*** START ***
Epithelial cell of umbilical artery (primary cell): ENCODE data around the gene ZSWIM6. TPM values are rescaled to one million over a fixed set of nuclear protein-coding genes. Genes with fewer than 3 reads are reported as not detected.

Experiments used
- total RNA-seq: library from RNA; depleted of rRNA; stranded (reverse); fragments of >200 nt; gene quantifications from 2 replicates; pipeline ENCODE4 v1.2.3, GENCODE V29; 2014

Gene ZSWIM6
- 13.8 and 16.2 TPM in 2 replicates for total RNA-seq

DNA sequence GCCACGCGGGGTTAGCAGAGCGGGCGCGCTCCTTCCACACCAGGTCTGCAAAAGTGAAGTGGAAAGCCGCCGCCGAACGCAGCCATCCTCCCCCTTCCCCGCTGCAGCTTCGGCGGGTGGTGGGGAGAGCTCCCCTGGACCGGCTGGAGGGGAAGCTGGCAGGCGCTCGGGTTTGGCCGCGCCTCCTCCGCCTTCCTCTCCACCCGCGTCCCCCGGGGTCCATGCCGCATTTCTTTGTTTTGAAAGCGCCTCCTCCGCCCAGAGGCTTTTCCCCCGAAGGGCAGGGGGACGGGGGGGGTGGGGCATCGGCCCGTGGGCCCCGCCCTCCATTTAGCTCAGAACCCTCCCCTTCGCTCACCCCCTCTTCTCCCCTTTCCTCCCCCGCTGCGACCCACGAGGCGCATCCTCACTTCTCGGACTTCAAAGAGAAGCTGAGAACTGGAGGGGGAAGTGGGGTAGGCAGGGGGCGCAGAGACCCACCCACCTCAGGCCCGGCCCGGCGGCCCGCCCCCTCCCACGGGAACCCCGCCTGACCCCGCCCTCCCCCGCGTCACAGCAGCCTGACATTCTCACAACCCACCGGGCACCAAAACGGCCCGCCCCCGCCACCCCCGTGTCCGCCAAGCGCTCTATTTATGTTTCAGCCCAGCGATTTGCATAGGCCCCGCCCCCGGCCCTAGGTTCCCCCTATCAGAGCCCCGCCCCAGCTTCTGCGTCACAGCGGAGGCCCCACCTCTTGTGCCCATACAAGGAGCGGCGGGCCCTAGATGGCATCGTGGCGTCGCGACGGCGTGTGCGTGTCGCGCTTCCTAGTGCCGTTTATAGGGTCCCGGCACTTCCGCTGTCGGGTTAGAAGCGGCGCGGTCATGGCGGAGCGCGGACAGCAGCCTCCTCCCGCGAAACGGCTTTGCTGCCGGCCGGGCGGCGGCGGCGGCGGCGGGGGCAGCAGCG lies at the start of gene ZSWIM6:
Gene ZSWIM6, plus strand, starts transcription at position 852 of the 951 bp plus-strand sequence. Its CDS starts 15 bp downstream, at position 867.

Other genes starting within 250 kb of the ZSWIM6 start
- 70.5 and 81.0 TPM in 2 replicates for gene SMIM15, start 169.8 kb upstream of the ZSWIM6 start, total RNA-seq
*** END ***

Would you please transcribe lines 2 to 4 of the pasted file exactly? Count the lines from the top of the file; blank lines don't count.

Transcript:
Experiments used
- total RNA-seq: library from RNA; depleted of rRNA; stranded (reverse); fragments of >200 nt; gene quantifications from 2 replicates; pipeline ENCODE4 v1.2.3, GENCODE V29; 2014

Gene ZSWIM6